A buyer (middle) market: How to grow and thrive through acquisition


By Chris Blees

Guest columnist

Chris Blees is president and CEO of BiggsKofford CPA
Chris Blees shares his M&A expertise by providing tips for business owners interested in growth through acquisition. Photo courtesy of BiggsKofford.

— As past economic downturns have proven, companies that invest heavily in the right kinds of marketing and strategic planning will likely thrive when the market turns around. While companies can grow organically to increase market share, another way to accomplish this — and accelerate the growth curve — is to acquire the market share, products, services and employees of existing businesses.

Why  take on additional risk in a time of uncertainty? Because it a buyer market. Values are depressed, largely due to the contraction of the credit markets and stagnant or declining financial performance. With companies being stress-tested in a very bad market, it is easier to get a clear understanding of what’s likely to be the ‘worst-case’ performance.  At the same time, synergies created by the acquisition could increase the value of the combined operation by more than the sum of its parts.

If you planned on selling in the next few years but just saw the value of your business drop significantly, you could quickly make back some of that lost value to ensure your original exit strategy stays on course.  Actively searching for acquisition targets will almost certainly guarantee a higher level of post-acquisition success than acting on deals that are presented to you by third parties.

Mistakes to avoid

The trick is making the right purchases to benefit the long-term success of the company, but this is easier said than done. In fact,  the majority of acquisitions are deemed unsuccessful, especially in the public markets. But the lack of success is for a reason. Most acquiring companies have made at least one of the following common mistakes:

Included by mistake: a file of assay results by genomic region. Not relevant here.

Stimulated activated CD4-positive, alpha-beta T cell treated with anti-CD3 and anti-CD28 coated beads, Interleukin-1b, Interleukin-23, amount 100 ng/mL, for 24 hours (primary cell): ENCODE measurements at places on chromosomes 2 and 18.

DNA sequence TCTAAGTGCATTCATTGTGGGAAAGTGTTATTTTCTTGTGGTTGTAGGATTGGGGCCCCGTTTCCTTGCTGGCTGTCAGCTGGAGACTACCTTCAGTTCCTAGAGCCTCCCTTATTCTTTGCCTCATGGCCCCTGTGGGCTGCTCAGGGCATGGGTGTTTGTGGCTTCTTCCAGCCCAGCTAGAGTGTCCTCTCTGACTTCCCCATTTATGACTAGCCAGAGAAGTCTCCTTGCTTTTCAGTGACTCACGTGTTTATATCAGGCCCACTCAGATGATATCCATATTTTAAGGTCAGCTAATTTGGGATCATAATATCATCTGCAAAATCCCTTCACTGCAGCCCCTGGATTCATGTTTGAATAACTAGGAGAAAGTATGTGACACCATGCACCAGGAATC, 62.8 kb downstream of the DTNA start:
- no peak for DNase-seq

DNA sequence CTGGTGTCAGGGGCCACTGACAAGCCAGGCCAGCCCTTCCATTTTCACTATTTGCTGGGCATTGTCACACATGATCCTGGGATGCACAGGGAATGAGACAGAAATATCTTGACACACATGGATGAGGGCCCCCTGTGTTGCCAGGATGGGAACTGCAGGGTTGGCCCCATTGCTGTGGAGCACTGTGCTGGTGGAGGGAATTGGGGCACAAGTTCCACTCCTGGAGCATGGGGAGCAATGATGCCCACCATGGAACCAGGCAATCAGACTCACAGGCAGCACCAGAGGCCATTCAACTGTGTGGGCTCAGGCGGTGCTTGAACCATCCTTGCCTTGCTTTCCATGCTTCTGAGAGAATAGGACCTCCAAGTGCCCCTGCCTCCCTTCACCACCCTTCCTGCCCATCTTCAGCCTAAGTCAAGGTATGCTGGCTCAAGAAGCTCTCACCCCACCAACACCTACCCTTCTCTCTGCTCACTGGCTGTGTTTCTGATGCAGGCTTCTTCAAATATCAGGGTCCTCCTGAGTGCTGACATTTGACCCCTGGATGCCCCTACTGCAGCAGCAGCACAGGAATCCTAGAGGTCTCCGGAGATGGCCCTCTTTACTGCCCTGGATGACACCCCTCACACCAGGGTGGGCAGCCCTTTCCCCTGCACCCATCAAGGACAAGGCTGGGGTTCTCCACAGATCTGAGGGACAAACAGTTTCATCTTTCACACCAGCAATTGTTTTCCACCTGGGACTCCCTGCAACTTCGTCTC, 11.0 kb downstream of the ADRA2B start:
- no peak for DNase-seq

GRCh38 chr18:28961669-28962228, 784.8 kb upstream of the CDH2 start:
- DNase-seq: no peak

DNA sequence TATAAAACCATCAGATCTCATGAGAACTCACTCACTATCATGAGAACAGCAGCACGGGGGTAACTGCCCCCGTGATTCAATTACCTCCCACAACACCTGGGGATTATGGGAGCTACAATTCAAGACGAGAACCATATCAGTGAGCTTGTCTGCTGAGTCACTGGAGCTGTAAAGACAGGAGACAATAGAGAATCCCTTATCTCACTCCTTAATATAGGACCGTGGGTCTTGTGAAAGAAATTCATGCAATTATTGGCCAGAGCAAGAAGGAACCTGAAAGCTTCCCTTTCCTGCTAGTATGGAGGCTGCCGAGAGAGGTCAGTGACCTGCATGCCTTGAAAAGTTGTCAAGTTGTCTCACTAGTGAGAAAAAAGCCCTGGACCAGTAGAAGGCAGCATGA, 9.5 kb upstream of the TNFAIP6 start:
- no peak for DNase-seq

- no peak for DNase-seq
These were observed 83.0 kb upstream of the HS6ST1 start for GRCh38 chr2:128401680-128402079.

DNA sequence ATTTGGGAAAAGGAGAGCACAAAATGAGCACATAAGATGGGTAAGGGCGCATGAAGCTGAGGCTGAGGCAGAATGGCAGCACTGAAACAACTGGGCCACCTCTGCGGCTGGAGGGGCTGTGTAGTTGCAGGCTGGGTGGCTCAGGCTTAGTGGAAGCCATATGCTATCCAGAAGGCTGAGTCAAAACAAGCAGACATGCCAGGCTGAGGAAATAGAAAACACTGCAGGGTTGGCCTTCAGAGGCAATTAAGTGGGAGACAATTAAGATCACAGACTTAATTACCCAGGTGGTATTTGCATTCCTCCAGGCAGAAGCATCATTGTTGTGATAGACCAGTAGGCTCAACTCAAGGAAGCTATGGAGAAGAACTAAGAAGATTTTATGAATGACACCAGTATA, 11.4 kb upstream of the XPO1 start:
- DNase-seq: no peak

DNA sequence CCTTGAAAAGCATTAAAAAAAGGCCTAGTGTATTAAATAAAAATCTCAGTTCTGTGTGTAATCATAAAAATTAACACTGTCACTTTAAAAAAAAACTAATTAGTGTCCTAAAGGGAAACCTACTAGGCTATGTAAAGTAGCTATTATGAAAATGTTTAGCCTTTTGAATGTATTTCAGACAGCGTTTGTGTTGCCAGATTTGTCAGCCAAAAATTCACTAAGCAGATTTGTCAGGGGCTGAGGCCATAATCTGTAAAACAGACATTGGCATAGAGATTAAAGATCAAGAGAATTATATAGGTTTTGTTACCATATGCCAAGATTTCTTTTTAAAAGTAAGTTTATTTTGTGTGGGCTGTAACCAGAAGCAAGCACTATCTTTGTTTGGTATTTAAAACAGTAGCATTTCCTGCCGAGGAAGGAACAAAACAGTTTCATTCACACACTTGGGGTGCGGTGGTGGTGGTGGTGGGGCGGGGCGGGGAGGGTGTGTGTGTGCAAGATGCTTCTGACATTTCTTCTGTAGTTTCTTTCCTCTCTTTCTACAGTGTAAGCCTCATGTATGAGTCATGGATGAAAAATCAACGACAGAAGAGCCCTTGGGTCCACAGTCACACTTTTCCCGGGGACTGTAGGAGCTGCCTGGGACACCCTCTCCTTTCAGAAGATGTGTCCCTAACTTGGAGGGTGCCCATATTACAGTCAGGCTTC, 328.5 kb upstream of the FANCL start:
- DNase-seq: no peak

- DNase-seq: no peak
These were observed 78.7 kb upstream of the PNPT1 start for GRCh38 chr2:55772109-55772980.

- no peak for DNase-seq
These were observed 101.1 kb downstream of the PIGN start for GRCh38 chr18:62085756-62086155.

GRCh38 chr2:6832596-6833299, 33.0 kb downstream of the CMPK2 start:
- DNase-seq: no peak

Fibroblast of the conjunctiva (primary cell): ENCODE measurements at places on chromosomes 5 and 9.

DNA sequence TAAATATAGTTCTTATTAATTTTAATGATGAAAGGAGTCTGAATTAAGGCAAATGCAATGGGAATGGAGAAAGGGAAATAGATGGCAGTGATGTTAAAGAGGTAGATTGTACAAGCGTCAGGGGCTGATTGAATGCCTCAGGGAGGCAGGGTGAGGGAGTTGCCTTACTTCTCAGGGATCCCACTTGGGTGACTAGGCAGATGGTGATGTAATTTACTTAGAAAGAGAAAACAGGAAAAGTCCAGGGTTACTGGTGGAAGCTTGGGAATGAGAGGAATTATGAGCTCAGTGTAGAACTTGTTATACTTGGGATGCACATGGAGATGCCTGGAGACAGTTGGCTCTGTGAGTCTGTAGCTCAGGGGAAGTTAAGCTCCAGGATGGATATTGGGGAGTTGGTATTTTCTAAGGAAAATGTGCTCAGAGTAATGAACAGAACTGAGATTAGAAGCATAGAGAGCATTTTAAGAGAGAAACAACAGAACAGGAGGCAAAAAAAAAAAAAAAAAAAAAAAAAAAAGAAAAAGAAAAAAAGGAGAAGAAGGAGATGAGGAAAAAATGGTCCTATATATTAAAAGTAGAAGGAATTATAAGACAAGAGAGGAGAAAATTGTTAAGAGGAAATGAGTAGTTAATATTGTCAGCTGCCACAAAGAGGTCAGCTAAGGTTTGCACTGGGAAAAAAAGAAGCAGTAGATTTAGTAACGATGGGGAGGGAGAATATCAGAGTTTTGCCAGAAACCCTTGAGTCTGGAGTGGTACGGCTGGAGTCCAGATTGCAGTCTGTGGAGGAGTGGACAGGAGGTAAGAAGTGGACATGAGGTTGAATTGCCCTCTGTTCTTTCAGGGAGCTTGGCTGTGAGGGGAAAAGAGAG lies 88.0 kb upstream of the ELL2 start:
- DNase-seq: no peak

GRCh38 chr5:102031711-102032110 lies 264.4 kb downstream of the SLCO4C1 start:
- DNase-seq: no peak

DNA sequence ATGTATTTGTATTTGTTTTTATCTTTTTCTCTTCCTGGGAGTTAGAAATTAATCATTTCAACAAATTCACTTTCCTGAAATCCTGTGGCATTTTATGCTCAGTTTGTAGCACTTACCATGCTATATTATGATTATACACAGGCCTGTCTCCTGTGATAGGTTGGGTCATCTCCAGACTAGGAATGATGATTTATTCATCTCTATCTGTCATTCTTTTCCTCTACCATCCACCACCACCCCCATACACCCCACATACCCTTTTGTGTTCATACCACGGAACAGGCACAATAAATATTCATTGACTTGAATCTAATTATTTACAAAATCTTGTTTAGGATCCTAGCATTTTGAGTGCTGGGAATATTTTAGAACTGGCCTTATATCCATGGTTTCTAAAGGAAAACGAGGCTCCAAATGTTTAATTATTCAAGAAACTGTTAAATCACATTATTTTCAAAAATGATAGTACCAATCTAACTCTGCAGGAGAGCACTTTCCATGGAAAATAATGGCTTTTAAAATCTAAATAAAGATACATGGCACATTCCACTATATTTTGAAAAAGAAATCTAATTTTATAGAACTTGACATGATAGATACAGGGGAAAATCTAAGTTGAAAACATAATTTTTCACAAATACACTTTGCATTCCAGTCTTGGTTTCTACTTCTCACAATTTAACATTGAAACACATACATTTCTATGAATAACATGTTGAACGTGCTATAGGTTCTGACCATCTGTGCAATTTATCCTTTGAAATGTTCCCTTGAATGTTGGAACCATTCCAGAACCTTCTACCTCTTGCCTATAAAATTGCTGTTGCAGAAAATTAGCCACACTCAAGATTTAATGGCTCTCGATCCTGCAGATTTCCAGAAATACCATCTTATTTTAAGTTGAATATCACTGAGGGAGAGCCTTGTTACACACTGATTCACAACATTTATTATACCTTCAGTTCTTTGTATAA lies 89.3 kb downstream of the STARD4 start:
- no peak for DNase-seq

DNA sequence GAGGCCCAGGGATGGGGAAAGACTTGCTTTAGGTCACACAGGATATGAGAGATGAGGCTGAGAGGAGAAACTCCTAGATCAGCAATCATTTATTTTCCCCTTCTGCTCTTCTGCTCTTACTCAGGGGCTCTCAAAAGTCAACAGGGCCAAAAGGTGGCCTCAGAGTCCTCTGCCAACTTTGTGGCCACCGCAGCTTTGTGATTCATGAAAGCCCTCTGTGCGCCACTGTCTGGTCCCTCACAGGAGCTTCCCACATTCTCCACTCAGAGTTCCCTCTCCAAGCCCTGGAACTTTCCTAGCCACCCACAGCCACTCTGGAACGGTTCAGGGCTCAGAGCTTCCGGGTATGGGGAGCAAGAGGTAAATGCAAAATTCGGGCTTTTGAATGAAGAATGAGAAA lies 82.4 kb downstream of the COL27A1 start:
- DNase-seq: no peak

— Overestimating of the synergies that will come from the acquisition.

— Underestimating of the time needed to integrate the combined operations.

— Failing to appropriately plan for and manage the post-acquisition integration process.

— Overpaying for the business.

— Overleveraging debt and working capital.

— Failing to understand thoroughly the business being purchased.

— Having personal financial gains that conflict with a suitable risk/reward analysis.

Develop an acquisition plan

While the overall economy has certainly had a hand in derailing good deals, the majority of failed transactions are a function of poor planning and bad execution.  Therefore, when considering an acquisition strategy, mitigate the risks by creating and following a comprehensive acquisition plan, which should include the following:

— Understand the business you are in and where you are headed.

— Perform a detailed SWOT (strengths, weaknesses, opportunities and threats) analysis of your existing business.

— Create a strategic plan, taking into account the SWOT analysis, to get from where you are today to where you want to be.

— Involve all critical functions of the business and create an integration team (sales, operations, production, logistics, etc.).

— Define the ideal acquisition target (which will almost certainly not exist).

— Research potential targets and rate them using metrics created in the strategic plan.

— Be selective and patient throughout the acquisition process.

— Undertake thorough due diligence and involve the integration team at all stages of the deal.

— Understand your financial capabilities and required return on investment and stay within these limits.

Following a comprehensive acquisition plan will certainly increase your chances of success.  Growing through acquisition can drastically accelerate a business growth plan, and right now there are bargains to be had. But the process needs to be well planned and executed to greatly enhance the outcome.

Chris Blees, president and CEO of BiggsKofford Certified Public Accountants and BiggsKofford Capital Investment Bank, is an advisory board member of the Chicago-based Alliance of Merger & Acquisition Advisors (AM&AA) and a co-author of “Middle Market M&A: Handbook for Investment Banking and Business Consulting,” scheduled to be released in February 2012. For more information,  visit www.amaaonline.com.